Tramontina Enameled Cast Iron 6.5-Quart Round Dutch Oven
Oven safe to 450 degrees
Interior will stain over time
Only two colors available
Rim could rust
We purchased the Tramontina Enameled Cast Iron 6.5-Quart Round Dutch Oven so our reviewer could put it to the test with her family. Keep reading for our full product review.
I've used and reviewed a lot of Dutch ovens, so I was curious how the affordable Tramontina Enameled Cast Iron 6.5-Quart Round Dutch Oven would stand up against its competition of other good cookware sets. I planned on making plenty of comfort food and baking some bread to see what it could and couldn’t do. After lots of soup and stew, I think we've discovered the answer. Here's what I found.
Design: Basic Dutch oven
Dutch ovens all have a similar shape. That’s what makes them, well, a Dutch oven. This one is typical: The inner enameled surface is a cream color rather than a stark white, while the dark blue looks rich. The handle on the lid is shiny stainless steel and offers a comfortable grip, even when I was wearing mitts or using a kitchen towel.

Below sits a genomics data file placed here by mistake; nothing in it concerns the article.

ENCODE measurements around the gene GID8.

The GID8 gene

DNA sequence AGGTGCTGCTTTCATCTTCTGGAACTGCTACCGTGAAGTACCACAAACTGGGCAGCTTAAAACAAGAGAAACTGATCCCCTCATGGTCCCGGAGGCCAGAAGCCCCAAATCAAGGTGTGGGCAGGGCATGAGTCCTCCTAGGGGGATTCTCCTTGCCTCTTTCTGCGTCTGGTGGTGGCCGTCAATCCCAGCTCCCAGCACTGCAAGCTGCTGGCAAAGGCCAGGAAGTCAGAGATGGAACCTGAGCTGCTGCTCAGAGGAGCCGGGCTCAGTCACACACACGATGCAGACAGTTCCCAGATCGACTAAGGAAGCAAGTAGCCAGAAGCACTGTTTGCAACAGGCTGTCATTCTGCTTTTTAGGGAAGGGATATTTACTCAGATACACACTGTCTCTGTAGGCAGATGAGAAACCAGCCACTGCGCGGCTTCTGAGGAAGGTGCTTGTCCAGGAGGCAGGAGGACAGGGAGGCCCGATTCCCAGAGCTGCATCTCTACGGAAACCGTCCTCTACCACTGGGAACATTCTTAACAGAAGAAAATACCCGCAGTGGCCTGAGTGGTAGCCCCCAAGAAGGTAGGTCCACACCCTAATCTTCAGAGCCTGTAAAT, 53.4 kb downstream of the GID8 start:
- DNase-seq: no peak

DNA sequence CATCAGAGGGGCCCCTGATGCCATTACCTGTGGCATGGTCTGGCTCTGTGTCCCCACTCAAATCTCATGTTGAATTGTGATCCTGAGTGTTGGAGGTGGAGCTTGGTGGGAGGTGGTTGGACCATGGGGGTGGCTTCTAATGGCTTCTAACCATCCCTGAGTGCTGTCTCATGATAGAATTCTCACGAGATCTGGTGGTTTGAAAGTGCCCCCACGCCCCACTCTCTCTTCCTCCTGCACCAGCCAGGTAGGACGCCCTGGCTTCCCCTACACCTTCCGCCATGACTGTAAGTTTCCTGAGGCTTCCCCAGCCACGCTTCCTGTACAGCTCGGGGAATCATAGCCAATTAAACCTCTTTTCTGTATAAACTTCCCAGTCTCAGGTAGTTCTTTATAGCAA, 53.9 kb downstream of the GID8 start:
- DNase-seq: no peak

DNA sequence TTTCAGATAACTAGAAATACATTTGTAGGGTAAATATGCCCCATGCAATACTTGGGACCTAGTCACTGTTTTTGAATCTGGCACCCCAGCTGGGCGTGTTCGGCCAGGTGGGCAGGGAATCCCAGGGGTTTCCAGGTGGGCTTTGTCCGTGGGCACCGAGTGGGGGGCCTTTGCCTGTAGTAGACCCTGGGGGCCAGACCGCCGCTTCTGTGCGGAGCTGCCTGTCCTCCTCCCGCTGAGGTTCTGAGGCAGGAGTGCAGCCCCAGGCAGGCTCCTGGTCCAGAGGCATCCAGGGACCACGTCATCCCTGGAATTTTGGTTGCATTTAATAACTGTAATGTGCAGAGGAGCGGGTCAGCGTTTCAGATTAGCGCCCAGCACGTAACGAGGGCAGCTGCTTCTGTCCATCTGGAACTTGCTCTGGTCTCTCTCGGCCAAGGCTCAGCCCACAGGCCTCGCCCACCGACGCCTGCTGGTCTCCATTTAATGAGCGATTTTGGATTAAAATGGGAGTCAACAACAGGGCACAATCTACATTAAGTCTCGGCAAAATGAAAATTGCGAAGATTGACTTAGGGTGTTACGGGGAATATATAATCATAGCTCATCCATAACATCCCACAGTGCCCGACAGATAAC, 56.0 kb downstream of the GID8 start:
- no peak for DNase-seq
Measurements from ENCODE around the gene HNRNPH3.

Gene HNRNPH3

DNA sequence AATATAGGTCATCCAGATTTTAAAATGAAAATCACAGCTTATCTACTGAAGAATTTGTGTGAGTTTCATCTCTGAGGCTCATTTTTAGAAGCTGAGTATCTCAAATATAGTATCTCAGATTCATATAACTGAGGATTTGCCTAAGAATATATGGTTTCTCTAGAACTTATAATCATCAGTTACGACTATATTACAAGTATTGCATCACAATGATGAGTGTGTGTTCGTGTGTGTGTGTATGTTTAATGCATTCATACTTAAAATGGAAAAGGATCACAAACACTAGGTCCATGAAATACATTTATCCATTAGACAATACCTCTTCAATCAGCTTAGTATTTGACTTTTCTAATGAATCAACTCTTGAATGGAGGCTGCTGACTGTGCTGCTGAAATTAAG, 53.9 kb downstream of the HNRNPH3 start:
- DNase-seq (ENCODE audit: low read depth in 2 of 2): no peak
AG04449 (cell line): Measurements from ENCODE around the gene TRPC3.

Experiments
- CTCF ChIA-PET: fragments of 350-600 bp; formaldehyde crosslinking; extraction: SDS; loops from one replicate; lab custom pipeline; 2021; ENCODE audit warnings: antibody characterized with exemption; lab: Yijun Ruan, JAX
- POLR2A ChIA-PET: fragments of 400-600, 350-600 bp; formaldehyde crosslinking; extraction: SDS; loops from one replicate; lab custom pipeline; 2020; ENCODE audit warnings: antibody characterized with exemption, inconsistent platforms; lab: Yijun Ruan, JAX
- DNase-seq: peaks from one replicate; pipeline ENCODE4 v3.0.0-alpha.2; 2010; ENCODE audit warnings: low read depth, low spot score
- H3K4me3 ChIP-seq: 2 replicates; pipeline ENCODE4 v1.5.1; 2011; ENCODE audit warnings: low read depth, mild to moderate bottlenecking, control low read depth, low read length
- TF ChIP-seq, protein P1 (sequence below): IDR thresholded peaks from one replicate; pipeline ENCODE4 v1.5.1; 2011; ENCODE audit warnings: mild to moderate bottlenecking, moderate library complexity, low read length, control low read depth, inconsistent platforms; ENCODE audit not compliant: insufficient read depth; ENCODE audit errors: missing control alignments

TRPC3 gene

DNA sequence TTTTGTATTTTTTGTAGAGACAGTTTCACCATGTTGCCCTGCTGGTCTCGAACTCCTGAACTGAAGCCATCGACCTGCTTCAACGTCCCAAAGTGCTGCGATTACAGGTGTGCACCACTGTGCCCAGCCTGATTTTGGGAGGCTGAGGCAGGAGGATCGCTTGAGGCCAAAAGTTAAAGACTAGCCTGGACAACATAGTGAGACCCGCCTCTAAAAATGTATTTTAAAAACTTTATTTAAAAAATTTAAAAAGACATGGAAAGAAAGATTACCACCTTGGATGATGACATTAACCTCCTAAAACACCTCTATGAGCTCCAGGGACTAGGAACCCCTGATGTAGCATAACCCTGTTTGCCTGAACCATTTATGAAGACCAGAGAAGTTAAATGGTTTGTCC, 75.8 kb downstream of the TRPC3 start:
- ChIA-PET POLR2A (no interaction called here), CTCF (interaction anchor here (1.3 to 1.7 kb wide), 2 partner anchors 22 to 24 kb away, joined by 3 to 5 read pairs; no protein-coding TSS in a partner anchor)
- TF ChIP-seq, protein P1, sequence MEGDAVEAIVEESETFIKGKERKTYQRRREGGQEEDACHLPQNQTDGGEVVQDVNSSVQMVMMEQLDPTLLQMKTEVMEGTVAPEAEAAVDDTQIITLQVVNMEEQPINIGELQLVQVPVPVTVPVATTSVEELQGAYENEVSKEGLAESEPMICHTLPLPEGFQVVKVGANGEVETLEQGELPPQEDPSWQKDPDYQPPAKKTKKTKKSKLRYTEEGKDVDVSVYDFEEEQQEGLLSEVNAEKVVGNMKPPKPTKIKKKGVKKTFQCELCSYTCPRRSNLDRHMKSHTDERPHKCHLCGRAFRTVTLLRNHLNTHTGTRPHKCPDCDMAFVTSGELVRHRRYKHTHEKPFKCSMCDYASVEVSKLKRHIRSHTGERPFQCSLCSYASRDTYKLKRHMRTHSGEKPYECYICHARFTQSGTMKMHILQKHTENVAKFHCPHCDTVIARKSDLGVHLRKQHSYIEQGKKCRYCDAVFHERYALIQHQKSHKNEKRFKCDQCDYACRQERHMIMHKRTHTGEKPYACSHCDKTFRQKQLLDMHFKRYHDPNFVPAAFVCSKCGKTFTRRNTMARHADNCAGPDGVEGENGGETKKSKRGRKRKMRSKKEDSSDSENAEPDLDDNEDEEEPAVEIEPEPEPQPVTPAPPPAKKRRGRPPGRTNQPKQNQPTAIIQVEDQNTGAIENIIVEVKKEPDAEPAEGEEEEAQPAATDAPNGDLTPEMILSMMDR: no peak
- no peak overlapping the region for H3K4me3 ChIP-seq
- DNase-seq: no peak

The underside of the lid has ridges that are supposed to catch condensation and let it rain down on the food for a self-basting effect.
The side handles were big enough to offer a secure handhold when I was wearing oven mitts, but not so large that they would get in the way in storage. The underside of the lid has ridges that are supposed to catch condensation and let it rain down on the food for a self-basting effect.
Overall, this Dutch oven design wasn’t much different from any other I've used. I suspect the differences might become apparent many years down the road. This may not be a pot that gets passed down to children and grandchildren, but it seems sturdy enough to last quite a long time.
Material/Heating: Gets hot, stays hot
Like many Dutch ovens, this one is made from cast iron, and it has an enamel coating that makes it much more versatile. It can handle acidic foods, like the tomato soup I cooked, and it doesn’t need seasoning—well, almost. The rim of the pot and lid aren’t coated, so it’s not a bad idea to season those little strips or oil them occasionally to prevent rust.
Like all cast iron, this is heavy. It heats slowly and retains heat, so it’s perfect for braising and simmering foods for a long time.